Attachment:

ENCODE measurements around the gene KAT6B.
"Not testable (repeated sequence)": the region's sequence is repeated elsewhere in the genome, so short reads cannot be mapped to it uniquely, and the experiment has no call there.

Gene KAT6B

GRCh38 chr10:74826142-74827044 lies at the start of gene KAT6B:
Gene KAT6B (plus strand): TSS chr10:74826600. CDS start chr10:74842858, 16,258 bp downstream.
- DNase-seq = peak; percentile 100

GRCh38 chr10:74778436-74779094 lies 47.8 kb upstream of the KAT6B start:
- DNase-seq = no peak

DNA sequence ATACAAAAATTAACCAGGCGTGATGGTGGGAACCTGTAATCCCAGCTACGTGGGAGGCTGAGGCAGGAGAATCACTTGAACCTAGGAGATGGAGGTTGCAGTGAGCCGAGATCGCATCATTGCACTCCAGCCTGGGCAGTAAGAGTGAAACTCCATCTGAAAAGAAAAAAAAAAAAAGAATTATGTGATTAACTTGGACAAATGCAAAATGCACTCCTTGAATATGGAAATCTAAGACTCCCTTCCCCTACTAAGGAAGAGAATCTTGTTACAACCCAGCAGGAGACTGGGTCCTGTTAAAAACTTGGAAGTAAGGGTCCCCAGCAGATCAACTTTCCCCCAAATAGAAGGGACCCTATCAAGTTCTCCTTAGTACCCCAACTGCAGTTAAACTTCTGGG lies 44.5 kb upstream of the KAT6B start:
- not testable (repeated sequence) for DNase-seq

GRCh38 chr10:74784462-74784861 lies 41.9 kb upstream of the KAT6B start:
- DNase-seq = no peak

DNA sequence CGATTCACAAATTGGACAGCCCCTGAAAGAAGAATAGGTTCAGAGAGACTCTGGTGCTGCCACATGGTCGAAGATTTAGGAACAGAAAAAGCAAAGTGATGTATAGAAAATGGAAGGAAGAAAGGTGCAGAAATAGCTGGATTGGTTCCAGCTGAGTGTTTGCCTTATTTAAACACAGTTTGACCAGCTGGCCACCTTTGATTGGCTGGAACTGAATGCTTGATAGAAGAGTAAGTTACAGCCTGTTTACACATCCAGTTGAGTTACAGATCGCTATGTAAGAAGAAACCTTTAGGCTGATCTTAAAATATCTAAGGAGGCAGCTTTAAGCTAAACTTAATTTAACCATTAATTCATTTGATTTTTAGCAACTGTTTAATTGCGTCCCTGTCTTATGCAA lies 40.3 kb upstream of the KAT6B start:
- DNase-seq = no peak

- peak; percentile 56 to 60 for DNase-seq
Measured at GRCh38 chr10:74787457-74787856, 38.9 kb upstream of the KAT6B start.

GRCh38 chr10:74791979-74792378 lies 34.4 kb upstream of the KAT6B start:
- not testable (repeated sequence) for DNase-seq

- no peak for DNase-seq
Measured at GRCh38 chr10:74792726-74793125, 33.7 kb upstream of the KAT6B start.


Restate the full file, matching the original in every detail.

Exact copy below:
ENCODE measurements around the gene KAT6B.
"Not testable (repeated sequence)": the region's sequence is repeated elsewhere in the genome, so short reads cannot be mapped to it uniquely, and the experiment has no call there.

Gene KAT6B

GRCh38 chr10:74826142-74827044 lies at the start of gene KAT6B:
Gene KAT6B (plus strand): TSS chr10:74826600. CDS start chr10:74842858, 16,258 bp downstream.
- DNase-seq = peak; percentile 100

GRCh38 chr10:74778436-74779094 lies 47.8 kb upstream of the KAT6B start:
- DNase-seq = no peak

DNA sequence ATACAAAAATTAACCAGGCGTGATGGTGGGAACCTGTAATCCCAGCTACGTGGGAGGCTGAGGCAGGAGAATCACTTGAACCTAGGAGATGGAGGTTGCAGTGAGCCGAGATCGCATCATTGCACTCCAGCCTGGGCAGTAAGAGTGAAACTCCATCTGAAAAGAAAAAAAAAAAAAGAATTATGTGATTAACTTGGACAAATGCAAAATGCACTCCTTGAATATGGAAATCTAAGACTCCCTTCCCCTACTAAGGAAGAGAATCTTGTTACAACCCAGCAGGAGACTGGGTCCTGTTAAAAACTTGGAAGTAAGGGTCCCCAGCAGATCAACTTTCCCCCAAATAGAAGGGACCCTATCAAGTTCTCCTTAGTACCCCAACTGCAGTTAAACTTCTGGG lies 44.5 kb upstream of the KAT6B start:
- not testable (repeated sequence) for DNase-seq

GRCh38 chr10:74784462-74784861 lies 41.9 kb upstream of the KAT6B start:
- DNase-seq = no peak

DNA sequence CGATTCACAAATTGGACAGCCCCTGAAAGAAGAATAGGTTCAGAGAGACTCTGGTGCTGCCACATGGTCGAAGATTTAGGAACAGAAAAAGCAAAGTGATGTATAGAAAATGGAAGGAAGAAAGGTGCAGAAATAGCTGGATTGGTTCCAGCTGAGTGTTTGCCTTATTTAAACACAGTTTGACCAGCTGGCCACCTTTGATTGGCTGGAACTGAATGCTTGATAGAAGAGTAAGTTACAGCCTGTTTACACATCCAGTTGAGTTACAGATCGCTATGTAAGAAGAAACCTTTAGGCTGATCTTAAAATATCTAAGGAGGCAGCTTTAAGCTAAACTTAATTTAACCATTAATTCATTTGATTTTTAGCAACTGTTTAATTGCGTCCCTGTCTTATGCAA lies 40.3 kb upstream of the KAT6B start:
- DNase-seq = no peak

- peak; percentile 56 to 60 for DNase-seq
Measured at GRCh38 chr10:74787457-74787856, 38.9 kb upstream of the KAT6B start.

GRCh38 chr10:74791979-74792378 lies 34.4 kb upstream of the KAT6B start:
- not testable (repeated sequence) for DNase-seq

- no peak for DNase-seq
Measured at GRCh38 chr10:74792726-74793125, 33.7 kb upstream of the KAT6B start.